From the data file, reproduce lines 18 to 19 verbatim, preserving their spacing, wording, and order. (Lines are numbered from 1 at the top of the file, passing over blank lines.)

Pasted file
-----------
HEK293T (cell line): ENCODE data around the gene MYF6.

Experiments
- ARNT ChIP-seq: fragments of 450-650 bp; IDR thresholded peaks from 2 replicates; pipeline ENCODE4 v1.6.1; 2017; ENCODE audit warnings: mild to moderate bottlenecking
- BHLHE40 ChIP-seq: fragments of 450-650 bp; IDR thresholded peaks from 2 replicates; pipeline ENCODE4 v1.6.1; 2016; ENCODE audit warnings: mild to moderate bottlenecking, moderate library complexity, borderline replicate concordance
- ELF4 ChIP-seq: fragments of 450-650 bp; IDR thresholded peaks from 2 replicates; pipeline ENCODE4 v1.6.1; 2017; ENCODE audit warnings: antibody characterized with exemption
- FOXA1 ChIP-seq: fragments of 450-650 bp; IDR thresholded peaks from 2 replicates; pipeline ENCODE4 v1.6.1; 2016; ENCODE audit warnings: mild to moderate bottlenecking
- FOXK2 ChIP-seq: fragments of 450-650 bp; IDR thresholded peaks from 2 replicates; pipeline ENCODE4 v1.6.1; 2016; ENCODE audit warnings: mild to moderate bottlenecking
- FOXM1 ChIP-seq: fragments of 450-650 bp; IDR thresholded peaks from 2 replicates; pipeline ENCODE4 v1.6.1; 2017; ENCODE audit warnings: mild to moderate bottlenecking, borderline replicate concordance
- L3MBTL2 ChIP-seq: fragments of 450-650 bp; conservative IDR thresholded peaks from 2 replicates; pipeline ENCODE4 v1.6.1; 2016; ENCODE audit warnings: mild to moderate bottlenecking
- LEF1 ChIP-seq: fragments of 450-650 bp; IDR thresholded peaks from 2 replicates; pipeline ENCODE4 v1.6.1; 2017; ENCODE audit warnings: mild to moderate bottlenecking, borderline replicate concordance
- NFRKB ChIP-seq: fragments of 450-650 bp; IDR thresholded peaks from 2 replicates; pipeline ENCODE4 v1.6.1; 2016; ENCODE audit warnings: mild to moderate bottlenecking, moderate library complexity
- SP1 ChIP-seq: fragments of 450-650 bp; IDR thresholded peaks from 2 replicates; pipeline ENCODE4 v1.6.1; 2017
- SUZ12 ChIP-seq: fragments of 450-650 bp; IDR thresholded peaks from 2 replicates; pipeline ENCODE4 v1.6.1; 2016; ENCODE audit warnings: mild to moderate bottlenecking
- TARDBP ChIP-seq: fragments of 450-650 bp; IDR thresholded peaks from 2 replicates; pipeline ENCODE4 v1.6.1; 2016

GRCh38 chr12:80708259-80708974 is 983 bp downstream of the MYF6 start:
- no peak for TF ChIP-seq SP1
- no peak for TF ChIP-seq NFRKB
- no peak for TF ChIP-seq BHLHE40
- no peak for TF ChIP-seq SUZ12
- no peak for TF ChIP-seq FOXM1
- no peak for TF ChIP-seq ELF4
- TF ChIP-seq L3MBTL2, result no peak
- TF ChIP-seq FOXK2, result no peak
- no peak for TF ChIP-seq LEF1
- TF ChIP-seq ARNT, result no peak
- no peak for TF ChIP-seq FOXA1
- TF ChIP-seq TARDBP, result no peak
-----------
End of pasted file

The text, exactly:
- no peak for TF ChIP-seq BHLHE40
- no peak for TF ChIP-seq SUZ12